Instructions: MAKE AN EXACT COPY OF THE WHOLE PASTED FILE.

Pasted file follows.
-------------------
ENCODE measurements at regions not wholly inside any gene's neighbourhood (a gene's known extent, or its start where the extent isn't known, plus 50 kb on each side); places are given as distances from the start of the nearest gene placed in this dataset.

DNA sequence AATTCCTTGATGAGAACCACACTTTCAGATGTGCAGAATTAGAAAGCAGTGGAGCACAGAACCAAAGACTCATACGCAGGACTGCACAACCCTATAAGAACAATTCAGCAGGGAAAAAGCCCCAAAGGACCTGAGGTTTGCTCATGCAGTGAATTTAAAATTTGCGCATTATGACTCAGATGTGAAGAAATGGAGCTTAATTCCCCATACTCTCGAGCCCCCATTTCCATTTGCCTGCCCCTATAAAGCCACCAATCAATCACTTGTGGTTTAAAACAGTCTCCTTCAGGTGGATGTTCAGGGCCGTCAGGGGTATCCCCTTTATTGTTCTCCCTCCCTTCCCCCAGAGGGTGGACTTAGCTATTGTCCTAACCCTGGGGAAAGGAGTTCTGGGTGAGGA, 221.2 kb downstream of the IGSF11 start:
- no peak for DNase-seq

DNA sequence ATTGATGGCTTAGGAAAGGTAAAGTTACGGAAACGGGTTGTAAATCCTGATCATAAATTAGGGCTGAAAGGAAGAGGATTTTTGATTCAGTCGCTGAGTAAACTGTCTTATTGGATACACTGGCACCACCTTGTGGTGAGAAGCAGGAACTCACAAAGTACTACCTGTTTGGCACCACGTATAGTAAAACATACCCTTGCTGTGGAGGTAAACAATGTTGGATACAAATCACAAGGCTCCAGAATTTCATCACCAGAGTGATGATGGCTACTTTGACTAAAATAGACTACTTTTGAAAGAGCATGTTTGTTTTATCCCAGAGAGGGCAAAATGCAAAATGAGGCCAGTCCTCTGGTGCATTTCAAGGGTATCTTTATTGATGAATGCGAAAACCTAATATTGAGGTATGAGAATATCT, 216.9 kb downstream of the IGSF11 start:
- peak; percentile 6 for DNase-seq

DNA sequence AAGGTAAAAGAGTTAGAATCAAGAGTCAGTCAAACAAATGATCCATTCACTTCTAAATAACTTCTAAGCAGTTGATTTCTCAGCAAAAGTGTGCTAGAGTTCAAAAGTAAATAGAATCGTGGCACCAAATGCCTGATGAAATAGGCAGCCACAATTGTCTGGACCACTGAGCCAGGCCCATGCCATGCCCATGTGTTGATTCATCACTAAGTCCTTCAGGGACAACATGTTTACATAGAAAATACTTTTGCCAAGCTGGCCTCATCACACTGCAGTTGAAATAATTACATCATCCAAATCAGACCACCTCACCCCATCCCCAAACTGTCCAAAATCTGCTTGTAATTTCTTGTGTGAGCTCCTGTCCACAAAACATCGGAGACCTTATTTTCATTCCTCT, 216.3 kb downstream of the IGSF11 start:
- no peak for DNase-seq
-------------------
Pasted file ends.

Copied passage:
ENCODE measurements at regions not wholly inside any gene's neighbourhood (a gene's known extent, or its start where the extent isn't known, plus 50 kb on each side); places are given as distances from the start of the nearest gene placed in this dataset.

DNA sequence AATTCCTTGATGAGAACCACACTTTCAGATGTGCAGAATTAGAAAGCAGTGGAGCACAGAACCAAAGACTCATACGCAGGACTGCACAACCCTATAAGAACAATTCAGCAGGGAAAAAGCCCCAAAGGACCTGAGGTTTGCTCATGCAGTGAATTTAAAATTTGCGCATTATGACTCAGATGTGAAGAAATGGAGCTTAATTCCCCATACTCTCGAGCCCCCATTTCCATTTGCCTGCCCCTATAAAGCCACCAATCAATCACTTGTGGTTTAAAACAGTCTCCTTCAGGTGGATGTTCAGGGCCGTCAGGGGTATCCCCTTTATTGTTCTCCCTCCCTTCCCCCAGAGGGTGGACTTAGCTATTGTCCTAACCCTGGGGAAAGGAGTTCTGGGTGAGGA, 221.2 kb downstream of the IGSF11 start:
- no peak for DNase-seq

DNA sequence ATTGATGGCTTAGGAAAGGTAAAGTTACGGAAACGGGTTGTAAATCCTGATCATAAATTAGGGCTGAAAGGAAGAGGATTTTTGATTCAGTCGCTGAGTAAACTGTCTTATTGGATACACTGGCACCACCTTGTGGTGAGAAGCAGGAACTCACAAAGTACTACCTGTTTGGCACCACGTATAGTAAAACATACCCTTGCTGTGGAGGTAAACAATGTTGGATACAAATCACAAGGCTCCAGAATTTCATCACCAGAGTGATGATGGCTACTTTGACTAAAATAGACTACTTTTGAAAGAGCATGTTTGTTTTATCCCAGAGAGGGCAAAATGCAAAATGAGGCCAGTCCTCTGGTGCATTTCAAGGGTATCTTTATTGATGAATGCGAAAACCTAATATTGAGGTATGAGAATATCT, 216.9 kb downstream of the IGSF11 start:
- peak; percentile 6 for DNase-seq

DNA sequence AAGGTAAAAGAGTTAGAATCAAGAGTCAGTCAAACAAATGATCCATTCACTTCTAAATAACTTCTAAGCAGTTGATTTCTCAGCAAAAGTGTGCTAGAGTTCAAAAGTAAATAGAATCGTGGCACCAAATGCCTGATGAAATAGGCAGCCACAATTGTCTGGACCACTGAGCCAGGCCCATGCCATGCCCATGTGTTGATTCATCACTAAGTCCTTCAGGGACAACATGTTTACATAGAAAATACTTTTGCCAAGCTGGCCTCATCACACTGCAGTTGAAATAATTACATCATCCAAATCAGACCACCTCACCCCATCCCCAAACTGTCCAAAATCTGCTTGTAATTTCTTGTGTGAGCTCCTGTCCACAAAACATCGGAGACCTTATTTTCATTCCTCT, 216.3 kb downstream of the IGSF11 start:
- no peak for DNase-seq